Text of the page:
The word collaborator (someone who has, charitably, been sucked in) occurs to me when I hear that the overweening control proposed by the BPDG CP scheme is OK. I'm sorry if I'm over-reacting and misinterpreting some views. We can rationalize any wrong in this world, but we shouldn't rationalize something inherently wrong, that hasn't even happened yet. HDCP gives content providers absolute control over your use of their content and as well as your use of your hardware. The greatest wrong is they, particularly the studios, don't need it to make gigabucks.
 

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One small correction - the analog TV spectrum has already been sold to various wireless services. The "Great Spectrum Giveaway" scandal in WJ Clinton's first term in office was actually an auction. The analog spectrum now belongs to whomever gave more $ to assorted Senabores and Congress Critters and of course Al Gore's 2000 presidential campaign. Come the magic date in 2006, we'll either find out who those anonomous folks were, or those wireless services lobbyists will find out those politicians didn't stay bought in the face of a grassroots campaign to "Save our TV sets!".


It should be entertaining to watch.


Gary
 

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Gary started this thread with some reasonably accurate information. I tried to continue in that spirit. Oh, well.


onemoretime,

When you use words like "inherently wrong" and "absolute control" and "collaborator" it is clear you're coming from the Ministry of Hysterical Ramblings and Paranoid Delusions. At least you admit you might be over-reacting and misinterpreting. Maybe there's hope for you yet.


Let's try not to get too far away from the facts.


Fact: HDCP is not always invoked by the program source. It depends on the upstream license, if any. For example, a DVD player would always use HDCP on its DVI output because the source (DVD) does not contain copy control information. In contrast, an OTA receiver would never use HDCP (assuming BPDG fails to get its way).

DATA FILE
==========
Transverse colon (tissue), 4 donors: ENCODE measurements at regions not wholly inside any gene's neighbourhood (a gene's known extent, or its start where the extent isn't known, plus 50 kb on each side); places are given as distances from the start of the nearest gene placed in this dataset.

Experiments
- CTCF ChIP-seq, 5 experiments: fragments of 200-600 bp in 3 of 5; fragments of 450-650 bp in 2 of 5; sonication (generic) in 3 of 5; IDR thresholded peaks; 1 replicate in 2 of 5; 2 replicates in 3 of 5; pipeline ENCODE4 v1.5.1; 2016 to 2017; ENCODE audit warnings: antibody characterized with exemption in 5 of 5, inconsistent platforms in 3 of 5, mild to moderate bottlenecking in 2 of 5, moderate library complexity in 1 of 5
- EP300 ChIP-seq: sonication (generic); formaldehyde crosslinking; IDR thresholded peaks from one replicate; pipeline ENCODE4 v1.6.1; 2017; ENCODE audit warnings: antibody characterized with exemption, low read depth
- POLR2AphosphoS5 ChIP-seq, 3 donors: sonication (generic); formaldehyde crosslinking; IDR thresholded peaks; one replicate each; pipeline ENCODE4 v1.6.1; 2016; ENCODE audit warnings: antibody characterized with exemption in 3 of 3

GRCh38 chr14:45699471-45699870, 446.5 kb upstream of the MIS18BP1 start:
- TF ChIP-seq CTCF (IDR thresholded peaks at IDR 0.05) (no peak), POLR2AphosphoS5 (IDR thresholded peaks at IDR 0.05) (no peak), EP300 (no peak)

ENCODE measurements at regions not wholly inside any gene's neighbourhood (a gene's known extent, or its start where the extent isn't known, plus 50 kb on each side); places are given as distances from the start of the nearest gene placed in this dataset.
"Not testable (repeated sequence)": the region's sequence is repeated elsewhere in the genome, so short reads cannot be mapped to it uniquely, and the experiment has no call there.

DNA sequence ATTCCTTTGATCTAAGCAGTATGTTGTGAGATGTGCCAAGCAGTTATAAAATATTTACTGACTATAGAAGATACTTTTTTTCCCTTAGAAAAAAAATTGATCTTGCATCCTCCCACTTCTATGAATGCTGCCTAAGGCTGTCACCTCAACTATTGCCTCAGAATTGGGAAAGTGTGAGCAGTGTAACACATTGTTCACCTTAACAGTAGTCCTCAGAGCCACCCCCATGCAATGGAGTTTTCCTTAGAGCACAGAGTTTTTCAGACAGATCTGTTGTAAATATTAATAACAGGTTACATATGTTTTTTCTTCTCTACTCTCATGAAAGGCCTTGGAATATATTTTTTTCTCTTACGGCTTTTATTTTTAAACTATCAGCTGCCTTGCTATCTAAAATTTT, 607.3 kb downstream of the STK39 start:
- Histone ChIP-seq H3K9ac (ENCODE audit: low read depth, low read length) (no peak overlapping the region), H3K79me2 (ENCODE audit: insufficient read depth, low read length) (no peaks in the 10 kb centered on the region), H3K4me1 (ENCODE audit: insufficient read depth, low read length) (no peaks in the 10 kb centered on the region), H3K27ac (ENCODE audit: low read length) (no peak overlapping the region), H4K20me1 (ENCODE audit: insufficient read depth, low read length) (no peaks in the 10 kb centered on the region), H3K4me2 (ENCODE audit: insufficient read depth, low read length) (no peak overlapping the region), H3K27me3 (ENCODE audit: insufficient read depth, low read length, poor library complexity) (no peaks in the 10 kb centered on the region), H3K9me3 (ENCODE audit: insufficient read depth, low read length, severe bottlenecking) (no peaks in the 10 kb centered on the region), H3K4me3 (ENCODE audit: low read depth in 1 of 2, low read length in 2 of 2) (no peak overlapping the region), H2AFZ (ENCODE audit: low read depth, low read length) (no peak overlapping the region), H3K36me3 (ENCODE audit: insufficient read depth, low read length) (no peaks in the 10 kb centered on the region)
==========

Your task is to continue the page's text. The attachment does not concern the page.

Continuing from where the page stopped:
Fact: Reasonable standards for copy control are suggested in the DTCP license. There is no government regulation, but there doesn't need to be. Like any other consumer electronics product, if the design isn't right, people won't buy it.


Fact: LCDs with digital inputs are superior to LCDs with analog inputs. The image is sharper, clearer, more stable, less noisy.


Fact: Digital displays (LCD, Plasma, DLP) are decreasing in price by about 50% every two years. Significant advances are in the pipeline. Digital displays already account for a large percentage of new computer monitors. Digital displays use less power, they're lighter, they're thinner and in the long run, they tend to have fewer quality control problems. It's only a matter of time before manufacturers start dropping CRT-based displays from their lines.


Fact: Nobody here said the BPDG CP scheme was OK. Personally, I have thoroughly ridiculed it in other topics. No need to repeat that here.


Fact: HDCP prevents recording of a DVI output, in the highly unlikely event that anyone would be crazy enough to develop a HD recorder with a DVI input. Beyond that, you can't really say that HDCP does anything.


Consider this analogy: Does Macrovision give content providers absolute control over your use of SD content and hardware? If not, please explain why you think HDCP is substantially different in its purpose and scope.
 

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Quote:
Look at DVDs, then. They are encrypted (next time, the encryption is going to be a wee bit harder to crack). DVD players have analog outputs that are protected by Macrovision and associated acts of Congress. Meanwhile, displays are gradually going digital. Enter DVI/HDCP. Now DVD players can go digital to the display without exposing the signal to direct digital recording (i.e. HDCP serves the same function as Macrovision). Who cares if you can't record DVDs? - not the average person.
My guess is that it will take ~5-10 years for digital displays to penetrate to meaningful levels and that until then, they will have dual analog/digital outputs.


There is too much revenue being generated to publish a huge amount of material that can't be played on anlog outpust of conventional DVD players.


The bottom line: We won't see DVI/HDCP in volume until HD-DVD comes to market.
 

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CB, obviously you and Gary are closer to this than some of us, so you can help me understand it better.


But first I didn't create the MHR&PD - it was the studios with their mythical wholesale piracy of HD content over the internet. Yes, it may be technically possible someday, but is it any more of a problem than piracy of DVD's today? If internet piracy of DVD's is causing the downfall of Hollywood, then I admit I'm wrong, or tell me otherwise why we shouldn't be paranoid while they plan to lock up our equipment and software.


I guess you agree that OTA should not use HDCP, and that BPDG should not get their way on this.


I'm sure there is reasonable copy/content control, as defined by the content owner, but I don't know if I would find it reasonable. Is there a section in the license that I should read again?